Did you encounter any challenges throughout the process?
I think I was naive at first about how long it would take or how difficult the work would be. Parts of the autograph score were difficult to read. Fortunately, we had backup sources available. Often I entered notes directly from the parts, although there were discrepancies and mistakes that needed to be correlated. I had to decide which additional performance markings to include. The autograph score has dynamic and tempo markings most likely made by conductor Leopold Reichwein. I wanted to keep Kauder’s original notation as much as possible and tried to include relevant details added later that he likely personally approved.
Recent currents in music performance aim to perform music from less frequently heard and/or known composers in addition to their frequently heard counterparts. Indeed a significant body of compositions from less frequently heard and/or known composers exists. In this sense, why Hugo Kauder?
In 1946 musicologist Edward Lowinsky eloquently wrote the following about Kauder’s music: “In much of our best modern music we feel the wild and hectic beat of our industrial machine age; its truthfulness rests in its reflecting the ever-growing mechanical aspect of our civilization. Kauder’s music seems to foreshadow a new humanism. It turns from the mechanical aspects of life to the organic, from the external powers that shape our existence to the inner spiritual forces. Kauder is not alone in taking this direction. But he follows this road with an inner assurance which gives his music a rare quietness and power.”
[Historically,] this particular generational group of Kauder’s Viennese friends and colleagues is very important. The work of the Second Viennese School is well documented, but studying these lesser-known composers provides a fuller, more detailed picture of a thriving and diverse community. Kauder’s generation was the last to inherit the immense legacy of a great musical city before all was disrupted and destroyed by the Nazis. I think audiences will experience all of this history flowing through the First Symphony. It is truly a “Viennese” piece, and one can hear reverberant echoes of Mozart, Haydn, Schubert, Beethoven, Brahms, and of course Mahler, whose music would have been very immediate and contemporary to Kauder.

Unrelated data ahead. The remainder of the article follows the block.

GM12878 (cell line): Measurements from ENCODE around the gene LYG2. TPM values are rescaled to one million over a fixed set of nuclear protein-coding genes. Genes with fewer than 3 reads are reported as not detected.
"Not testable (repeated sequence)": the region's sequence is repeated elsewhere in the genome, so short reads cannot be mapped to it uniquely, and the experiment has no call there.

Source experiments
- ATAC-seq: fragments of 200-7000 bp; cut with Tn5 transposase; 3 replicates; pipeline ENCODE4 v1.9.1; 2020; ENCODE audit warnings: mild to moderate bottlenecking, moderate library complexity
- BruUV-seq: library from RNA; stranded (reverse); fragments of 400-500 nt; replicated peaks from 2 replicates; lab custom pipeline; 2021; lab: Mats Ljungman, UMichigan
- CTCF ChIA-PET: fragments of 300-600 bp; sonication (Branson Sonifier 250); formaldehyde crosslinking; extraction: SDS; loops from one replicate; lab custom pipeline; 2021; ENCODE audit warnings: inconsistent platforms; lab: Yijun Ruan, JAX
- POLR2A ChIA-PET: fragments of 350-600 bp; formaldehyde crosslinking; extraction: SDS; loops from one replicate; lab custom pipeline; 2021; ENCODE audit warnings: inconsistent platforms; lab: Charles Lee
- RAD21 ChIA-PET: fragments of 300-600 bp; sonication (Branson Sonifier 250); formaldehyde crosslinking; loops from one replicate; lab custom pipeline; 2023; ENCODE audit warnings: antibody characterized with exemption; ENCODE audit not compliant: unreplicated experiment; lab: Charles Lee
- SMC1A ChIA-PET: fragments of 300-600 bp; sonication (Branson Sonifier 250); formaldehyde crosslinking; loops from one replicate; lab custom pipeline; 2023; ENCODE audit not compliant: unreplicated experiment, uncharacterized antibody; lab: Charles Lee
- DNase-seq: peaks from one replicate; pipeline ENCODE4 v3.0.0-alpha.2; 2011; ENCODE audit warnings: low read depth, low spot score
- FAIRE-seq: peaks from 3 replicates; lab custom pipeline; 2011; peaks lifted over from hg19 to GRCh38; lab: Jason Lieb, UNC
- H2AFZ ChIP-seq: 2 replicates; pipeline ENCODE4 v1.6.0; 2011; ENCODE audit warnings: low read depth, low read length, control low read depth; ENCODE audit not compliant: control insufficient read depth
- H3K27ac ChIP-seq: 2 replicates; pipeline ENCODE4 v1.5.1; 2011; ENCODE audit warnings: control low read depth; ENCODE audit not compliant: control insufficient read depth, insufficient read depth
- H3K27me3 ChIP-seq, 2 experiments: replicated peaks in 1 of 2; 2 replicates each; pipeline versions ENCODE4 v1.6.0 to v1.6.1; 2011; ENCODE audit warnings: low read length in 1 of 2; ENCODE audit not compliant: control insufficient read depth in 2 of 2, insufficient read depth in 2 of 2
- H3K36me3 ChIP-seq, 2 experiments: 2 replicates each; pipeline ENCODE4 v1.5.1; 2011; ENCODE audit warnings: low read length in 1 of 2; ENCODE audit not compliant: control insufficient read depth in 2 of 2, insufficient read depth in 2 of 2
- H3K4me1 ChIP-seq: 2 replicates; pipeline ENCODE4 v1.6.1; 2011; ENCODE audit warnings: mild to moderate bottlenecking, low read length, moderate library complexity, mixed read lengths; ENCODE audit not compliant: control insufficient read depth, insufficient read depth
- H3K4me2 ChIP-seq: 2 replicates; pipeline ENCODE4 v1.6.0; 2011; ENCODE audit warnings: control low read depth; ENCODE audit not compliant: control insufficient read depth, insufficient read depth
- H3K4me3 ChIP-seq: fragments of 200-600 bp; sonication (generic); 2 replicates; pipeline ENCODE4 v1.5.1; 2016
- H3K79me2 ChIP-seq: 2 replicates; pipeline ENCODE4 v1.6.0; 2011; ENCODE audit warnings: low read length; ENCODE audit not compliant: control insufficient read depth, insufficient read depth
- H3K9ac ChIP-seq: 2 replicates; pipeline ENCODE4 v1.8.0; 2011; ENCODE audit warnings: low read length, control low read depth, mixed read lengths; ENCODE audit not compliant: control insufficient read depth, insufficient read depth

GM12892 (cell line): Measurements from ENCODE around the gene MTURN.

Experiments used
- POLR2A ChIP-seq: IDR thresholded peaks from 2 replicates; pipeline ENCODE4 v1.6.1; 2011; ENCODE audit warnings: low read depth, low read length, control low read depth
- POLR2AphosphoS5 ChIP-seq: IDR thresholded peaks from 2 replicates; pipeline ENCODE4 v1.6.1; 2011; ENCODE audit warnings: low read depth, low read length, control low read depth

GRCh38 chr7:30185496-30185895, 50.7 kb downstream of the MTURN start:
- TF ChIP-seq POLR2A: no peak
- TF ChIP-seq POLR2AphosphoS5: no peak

Name a few things audiences can listen for in the symphony.
The first movement is built on the yearning, rising theme presented at the opening. Kauder organically builds powerful climaxes throughout the movement and expands the material through variation techniques including inversion (“upside-down” treatment of themes) and augmentation (rhythmic expansion of themes). The second movement was most likely not performed as part of the original premiere, and so audiences will finally hear this particular music for the first time. The music, set in buoyant rhythms with changing meters, is joyful and playful and at times demonic and intoxicating. The third slow, stately movement features beautiful arching lyrical lines that are built into several climaxes. In this movement, one most clearly hears the echoes of earlier Viennese composers mentioned previously. The music is introspective and contemplative, full of nostalgia and heart-felt longing. The fourth movement is an exciting technical tour-de-force, a masterful, strict passacaglia and fugue based entirely on the eight-bar steady chromatic line heard at the opening. The demonic, sulphuric character of the second movement returns, and one is constantly delighted as each new variation is presented over and builds upon the established, cycling, eight-bar harmonic structure.